If you try some of these activities, not only will it brighten the lives of others, it will brighten yours as well.•

__________

Jonna Kane MacDougall, an Indianapolis attorney, is assistant dean for external affairs and alumni relations at the Indiana University Robert H. McKinney School of Law and a former law school career services director. A professional career/life coach, MacDougall can be contacted at 317-775-1804 or via email at whatsnextcoaching@gmail.com. The opinions expressed in this column are the author’s.

ADVERTISEMENT

Post a comment to this story

COMMENTS POLICY
We reserve the right to remove any post that we feel is obscene, profane, vulgar, racist, sexually explicit, abusive, or hateful.
 
You are legally responsible for what you post and your anonymity is not guaranteed.
 
Posts that insult, defame, threaten, harass or abuse other readers or people mentioned in Indiana Lawyer editorial content are also subject to removal. Please respect the privacy of individuals and refrain from posting personal information.
 
No solicitations, spamming or advertisements are allowed. Readers may post links to other informational websites that are relevant to the topic at hand, but please do not link to objectionable material.
 
We may remove messages that are unrelated to the topic, encourage illegal activity, use all capital letters or are unreadable.
 

Messages that are flagged by readers as objectionable will be reviewed and may or may not be removed. Please do not flag a post simply because you disagree with it.

Sponsored by

facebook - twitter on Facebook & Twitter

Indiana State Bar Association

Indianapolis Bar Association

Evansville Bar Association

Allen County Bar Association

Indiana Lawyer on Facebook

facebook
ADVERTISEMENT
Subscribe to Indiana Lawyer
  1. Such things are no more elections than those in the late, unlamented Soviet Union.

  2. It appears the police and prosecutors are allowed to change the rules halfway through the game to suit themselves. I am surprised that the congress has not yet eliminated the right to a trial in cases involving any type of forensic evidence. That would suit their foolish law and order police state views. I say we eliminate the statute of limitations for crimes committed by members of congress and other government employees. Of course they would never do that. They are all corrupt cowards!!!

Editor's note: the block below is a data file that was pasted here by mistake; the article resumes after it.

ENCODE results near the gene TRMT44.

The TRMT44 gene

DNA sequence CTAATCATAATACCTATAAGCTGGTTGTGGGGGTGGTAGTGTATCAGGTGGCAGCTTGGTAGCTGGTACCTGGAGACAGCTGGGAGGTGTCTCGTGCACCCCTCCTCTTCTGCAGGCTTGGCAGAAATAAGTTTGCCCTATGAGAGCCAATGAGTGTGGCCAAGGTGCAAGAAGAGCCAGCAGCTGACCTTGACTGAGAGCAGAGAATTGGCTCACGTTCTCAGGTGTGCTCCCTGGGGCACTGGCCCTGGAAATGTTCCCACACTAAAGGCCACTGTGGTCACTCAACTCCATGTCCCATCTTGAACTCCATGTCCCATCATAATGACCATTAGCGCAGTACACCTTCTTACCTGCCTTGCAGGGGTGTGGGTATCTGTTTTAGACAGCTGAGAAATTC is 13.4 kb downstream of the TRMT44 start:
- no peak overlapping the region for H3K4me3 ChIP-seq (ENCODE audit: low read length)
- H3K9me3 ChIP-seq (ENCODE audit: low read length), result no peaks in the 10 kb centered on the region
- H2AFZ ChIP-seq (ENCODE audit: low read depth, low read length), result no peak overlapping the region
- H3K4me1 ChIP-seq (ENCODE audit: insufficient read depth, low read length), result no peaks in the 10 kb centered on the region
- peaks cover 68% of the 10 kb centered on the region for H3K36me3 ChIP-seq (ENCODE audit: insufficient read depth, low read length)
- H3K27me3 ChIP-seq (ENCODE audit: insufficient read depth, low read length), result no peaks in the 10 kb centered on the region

3. Poor Judge Brown probably thought that by slavishly serving the godz of the age her violations of 18th century concepts like due process and the rule of law would be overlooked. Mayhaps she was merely a Judge ahead of her time?

  4. in a lawyer discipline case Judge Brown, now removed, was presiding over a hearing about a lawyer accused of the supposedly heinous ethical violation of saying the words "Illegal immigrant." (IN re Barker) http://www.in.gov/judiciary/files/order-discipline-2013-55S00-1008-DI-429.pdf .... I wonder if when we compare the egregious violations of due process by Judge Brown, to her chiding of another lawyer for politically incorrectness, if there are any conclusions to be drawn about what kind of person, what kind of judge, what kind of apparatchik, is busy implementing the agenda of political correctness and making off-limits legit advocacy about an adverse party in a suit whose illegal alien status is relevant? I am just asking the question, the reader can make own conclsuion. Oh wait-- did I use the wrong adjective-- let me rephrase that, um undocumented alien?

  5. of course the bigger questions of whether or not the people want to pay for ANY bussing is off limits, due to the Supreme Court protecting the people from DEMOCRACY. Several decades hence from desegregation and bussing plans and we STILL need to be taking all this taxpayer money to combat mostly-imagined "discrimination" in the most obviously failed social program of the postwar period.

ADVERTISEMENT